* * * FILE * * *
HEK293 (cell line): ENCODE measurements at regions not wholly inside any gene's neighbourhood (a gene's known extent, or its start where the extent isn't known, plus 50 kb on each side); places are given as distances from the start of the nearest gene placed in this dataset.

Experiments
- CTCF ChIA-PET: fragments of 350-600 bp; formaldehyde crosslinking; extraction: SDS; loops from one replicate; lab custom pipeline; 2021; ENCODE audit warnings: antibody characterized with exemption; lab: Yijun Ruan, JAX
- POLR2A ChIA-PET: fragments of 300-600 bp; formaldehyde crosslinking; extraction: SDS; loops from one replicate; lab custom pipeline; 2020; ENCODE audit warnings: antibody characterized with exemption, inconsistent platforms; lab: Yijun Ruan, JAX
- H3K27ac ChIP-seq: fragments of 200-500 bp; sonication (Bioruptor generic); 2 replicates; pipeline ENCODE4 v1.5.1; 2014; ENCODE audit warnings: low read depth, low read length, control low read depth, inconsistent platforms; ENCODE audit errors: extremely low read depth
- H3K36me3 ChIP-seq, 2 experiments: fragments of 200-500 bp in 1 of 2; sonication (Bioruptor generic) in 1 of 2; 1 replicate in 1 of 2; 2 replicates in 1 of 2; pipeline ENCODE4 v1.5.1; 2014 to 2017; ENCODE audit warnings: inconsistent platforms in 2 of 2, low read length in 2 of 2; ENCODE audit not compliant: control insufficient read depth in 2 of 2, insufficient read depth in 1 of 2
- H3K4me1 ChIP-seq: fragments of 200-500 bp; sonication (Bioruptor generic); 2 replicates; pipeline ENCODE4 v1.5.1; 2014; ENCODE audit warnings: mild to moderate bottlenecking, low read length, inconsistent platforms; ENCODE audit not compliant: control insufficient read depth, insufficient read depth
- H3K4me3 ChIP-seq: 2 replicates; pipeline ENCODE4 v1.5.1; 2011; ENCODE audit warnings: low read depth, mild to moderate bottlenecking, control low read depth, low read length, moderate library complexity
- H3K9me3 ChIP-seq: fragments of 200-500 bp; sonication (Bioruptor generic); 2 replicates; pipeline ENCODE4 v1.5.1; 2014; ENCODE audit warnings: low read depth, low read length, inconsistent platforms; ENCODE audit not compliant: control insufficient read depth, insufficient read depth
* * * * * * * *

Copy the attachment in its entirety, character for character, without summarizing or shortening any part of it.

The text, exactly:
HEK293 (cell line): ENCODE measurements at regions not wholly inside any gene's neighbourhood (a gene's known extent, or its start where the extent isn't known, plus 50 kb on each side); places are given as distances from the start of the nearest gene placed in this dataset.

Experiments
- CTCF ChIA-PET: fragments of 350-600 bp; formaldehyde crosslinking; extraction: SDS; loops from one replicate; lab custom pipeline; 2021; ENCODE audit warnings: antibody characterized with exemption; lab: Yijun Ruan, JAX
- POLR2A ChIA-PET: fragments of 300-600 bp; formaldehyde crosslinking; extraction: SDS; loops from one replicate; lab custom pipeline; 2020; ENCODE audit warnings: antibody characterized with exemption, inconsistent platforms; lab: Yijun Ruan, JAX
- H3K27ac ChIP-seq: fragments of 200-500 bp; sonication (Bioruptor generic); 2 replicates; pipeline ENCODE4 v1.5.1; 2014; ENCODE audit warnings: low read depth, low read length, control low read depth, inconsistent platforms; ENCODE audit errors: extremely low read depth
- H3K36me3 ChIP-seq, 2 experiments: fragments of 200-500 bp in 1 of 2; sonication (Bioruptor generic) in 1 of 2; 1 replicate in 1 of 2; 2 replicates in 1 of 2; pipeline ENCODE4 v1.5.1; 2014 to 2017; ENCODE audit warnings: inconsistent platforms in 2 of 2, low read length in 2 of 2; ENCODE audit not compliant: control insufficient read depth in 2 of 2, insufficient read depth in 1 of 2
- H3K4me1 ChIP-seq: fragments of 200-500 bp; sonication (Bioruptor generic); 2 replicates; pipeline ENCODE4 v1.5.1; 2014; ENCODE audit warnings: mild to moderate bottlenecking, low read length, inconsistent platforms; ENCODE audit not compliant: control insufficient read depth, insufficient read depth
- H3K4me3 ChIP-seq: 2 replicates; pipeline ENCODE4 v1.5.1; 2011; ENCODE audit warnings: low read depth, mild to moderate bottlenecking, control low read depth, low read length, moderate library complexity
- H3K9me3 ChIP-seq: fragments of 200-500 bp; sonication (Bioruptor generic); 2 replicates; pipeline ENCODE4 v1.5.1; 2014; ENCODE audit warnings: low read depth, low read length, inconsistent platforms; ENCODE audit not compliant: control insufficient read depth, insufficient read depth